In an election year, we seek solace in constants: the tastiness of pizza, strong coffee, a dog’s trusty nose. But is a dog’s nose straightforward? While “B” dogs like Beagles, Basset Hounds, and Bloodhounds were selected for scenting and “live to use their nose,” others like the Siberian Husky and Afghan Hound were not selected along these lines. Surely this plays out in practice: those selected for nosiness should outperform the non-nosey dogs in scent-based tasks. Duh, right? 

But it doesn’t always play out that way. In fact, many of the dogs participating in scent-based work are not actually scenting breeds. A 2014 study published in Forensic Science International by Tadeusz Jezierski and colleagues found that German Shepherds (from the AKC herding group) were more accurate than Labrador Retrievers, “Terriers” and English Cocker Spaniels in drug detection. More recently, Nathaniel Hall and colleagues published a paper in the Journal of Comparative Psychology finding that Pugs — continually making the news for their breathing difficulties — outperformed German Shepherds and Greyhounds in an odor discrimination task.

What’s going on? For one thing, dog handlers know that performance in scent detection and odor discrimination is affected by factors like trainability, obedience, stamina, and motivation. Deborah Palman, a retired state game warden, explains in Cat Warren’s book, What the Dog Knows: The Science and Wonder of Working Dogs, “Dogs of any breed with the proper temperament that are trained the way top bloodhounds are can probably do as well as the best bloodhound.” Olfactory prowess is but one part of the package. Bears have great sniffers too, but you don’t see them checking your luggage at the airport.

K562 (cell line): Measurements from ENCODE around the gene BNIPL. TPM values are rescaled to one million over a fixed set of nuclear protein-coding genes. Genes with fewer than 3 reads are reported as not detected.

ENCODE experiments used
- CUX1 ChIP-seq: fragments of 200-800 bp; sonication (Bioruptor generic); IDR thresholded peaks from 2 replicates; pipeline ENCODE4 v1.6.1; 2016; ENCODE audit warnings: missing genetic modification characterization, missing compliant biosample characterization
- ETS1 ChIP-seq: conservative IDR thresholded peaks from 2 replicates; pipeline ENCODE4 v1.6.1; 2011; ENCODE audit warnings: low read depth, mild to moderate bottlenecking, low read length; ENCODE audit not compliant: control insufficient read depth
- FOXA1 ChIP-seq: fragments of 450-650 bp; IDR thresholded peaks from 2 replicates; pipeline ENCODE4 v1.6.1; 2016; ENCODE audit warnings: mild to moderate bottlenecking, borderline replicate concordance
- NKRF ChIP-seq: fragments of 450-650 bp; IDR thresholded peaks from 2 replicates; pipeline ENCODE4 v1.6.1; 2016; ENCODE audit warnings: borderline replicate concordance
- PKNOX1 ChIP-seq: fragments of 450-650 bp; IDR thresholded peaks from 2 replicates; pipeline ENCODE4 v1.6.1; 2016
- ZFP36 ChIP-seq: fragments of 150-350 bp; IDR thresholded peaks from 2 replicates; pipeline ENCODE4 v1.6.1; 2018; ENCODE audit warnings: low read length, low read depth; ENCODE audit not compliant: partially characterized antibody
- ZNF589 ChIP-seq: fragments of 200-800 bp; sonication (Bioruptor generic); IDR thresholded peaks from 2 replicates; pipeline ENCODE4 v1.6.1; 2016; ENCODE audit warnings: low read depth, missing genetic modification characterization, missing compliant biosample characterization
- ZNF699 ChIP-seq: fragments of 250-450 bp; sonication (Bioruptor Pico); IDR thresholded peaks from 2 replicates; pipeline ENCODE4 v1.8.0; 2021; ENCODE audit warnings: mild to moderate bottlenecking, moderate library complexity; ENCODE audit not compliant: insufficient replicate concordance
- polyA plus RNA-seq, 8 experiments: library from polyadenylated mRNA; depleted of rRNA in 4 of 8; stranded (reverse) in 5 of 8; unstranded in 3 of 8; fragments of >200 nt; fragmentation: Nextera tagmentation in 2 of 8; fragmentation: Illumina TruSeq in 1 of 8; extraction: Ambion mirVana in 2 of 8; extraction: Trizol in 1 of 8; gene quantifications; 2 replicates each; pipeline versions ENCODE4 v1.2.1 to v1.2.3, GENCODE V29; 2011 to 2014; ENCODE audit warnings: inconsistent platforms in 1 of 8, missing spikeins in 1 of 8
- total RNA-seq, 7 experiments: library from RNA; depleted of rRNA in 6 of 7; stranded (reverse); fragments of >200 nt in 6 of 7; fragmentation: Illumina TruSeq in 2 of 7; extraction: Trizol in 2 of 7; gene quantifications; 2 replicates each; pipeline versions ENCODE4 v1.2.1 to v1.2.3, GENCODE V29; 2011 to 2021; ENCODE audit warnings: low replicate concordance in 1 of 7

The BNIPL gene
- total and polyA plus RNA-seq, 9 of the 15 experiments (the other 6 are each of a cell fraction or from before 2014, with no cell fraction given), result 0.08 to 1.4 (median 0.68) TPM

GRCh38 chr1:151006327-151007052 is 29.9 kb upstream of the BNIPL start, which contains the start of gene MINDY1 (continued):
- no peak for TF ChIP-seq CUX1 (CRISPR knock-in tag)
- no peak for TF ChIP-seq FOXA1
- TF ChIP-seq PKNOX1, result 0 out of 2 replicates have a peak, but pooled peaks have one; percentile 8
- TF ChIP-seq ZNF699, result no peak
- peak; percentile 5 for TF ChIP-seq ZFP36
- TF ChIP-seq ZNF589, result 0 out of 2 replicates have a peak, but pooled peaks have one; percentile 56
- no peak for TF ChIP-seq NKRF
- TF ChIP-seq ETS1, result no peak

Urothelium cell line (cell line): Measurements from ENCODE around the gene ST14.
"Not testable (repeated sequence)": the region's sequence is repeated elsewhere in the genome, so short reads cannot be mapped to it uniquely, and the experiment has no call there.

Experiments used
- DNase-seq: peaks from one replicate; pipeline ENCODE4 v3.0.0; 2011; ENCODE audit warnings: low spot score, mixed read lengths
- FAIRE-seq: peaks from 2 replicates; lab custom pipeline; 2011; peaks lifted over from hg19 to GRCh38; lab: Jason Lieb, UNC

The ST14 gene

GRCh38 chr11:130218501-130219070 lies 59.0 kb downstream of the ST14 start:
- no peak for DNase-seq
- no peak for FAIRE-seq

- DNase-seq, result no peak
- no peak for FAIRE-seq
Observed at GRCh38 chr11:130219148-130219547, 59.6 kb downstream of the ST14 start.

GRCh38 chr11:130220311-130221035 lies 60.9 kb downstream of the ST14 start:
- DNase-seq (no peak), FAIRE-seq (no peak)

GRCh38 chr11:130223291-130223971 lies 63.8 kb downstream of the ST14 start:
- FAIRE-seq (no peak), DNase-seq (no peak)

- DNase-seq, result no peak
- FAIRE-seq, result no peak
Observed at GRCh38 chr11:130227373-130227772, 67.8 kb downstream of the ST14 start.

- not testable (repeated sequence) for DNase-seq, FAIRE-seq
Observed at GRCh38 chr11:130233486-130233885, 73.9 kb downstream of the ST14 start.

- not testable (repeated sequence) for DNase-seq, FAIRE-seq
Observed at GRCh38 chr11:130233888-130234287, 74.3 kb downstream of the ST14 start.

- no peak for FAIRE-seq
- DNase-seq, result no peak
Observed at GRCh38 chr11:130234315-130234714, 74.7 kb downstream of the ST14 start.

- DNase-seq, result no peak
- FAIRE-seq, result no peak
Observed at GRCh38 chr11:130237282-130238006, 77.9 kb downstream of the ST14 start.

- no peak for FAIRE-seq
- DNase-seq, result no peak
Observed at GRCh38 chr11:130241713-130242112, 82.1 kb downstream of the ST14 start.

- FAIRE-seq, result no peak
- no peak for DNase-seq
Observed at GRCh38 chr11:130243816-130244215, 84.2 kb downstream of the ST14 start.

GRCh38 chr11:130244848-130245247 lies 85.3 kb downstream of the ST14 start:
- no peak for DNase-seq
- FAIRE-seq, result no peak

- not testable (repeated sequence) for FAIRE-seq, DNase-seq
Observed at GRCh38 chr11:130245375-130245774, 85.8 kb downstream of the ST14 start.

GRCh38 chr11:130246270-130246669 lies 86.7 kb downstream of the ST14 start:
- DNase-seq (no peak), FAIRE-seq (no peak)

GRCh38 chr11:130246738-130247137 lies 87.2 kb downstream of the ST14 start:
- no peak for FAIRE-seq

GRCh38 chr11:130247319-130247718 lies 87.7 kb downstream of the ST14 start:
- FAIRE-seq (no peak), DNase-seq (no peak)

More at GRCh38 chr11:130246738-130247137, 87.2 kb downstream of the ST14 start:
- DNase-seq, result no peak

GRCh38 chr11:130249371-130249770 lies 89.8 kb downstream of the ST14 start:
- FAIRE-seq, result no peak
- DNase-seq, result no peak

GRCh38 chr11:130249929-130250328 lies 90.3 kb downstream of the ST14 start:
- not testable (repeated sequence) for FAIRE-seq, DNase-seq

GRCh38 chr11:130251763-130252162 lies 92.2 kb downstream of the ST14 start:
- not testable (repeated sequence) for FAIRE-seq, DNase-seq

Although many dogs do well on sniffer tasks, the question still remains: are dogs that were selected to excel in olfaction-based tasks actually better than dogs not selected along these lines? What is a dog’s scenting behavior prior to training? Zita Polgár and colleagues at the Family Dog Project in Budapest set out to investigate whether a simple procedure requiring no pre-training — what they call the Natural Detection Task — could reveal a dog’s propensity to orient toward a known scent. Their study is available open access on PLOS One.

Dogs, wolves and noses

The researchers investigated nose performance in four different groups: would breeds selected for their scenting abilities, like the Beagle and Basset Hound, fare better than non-scenting breeds, like the Whippet and Miniature Pincher? How would short-nosed breeds, like the Boston Terrier and Pug, perform? And for the fourth group, how do dogs compare to hand-raised wolves, dog’s closest living relative?

I smell it!

In each trial of the Natural Detection Task, dogs and wolves walked on leash past four identical pots. Unbeknownst to them, a container was under each pot, one of which contained a familiar, desirable treat (raw turkey meat). The million-dollar question: would they indicate that one pot was not like the others? 

 Figure 1: Credit: Polgár et al. 2016

To examine detection thresholds, dogs and wolves were exposed to increasing levels of difficulty as less scent was let out of the baited container. In Level 1, the container under the pot had no cover; easy peasy. In Level 2, the top of the baited container had 5 small holes; pretty easy, and by Level 5, the most difficult, the baited container was completely covered. Each level had four trials for a total of twenty trials.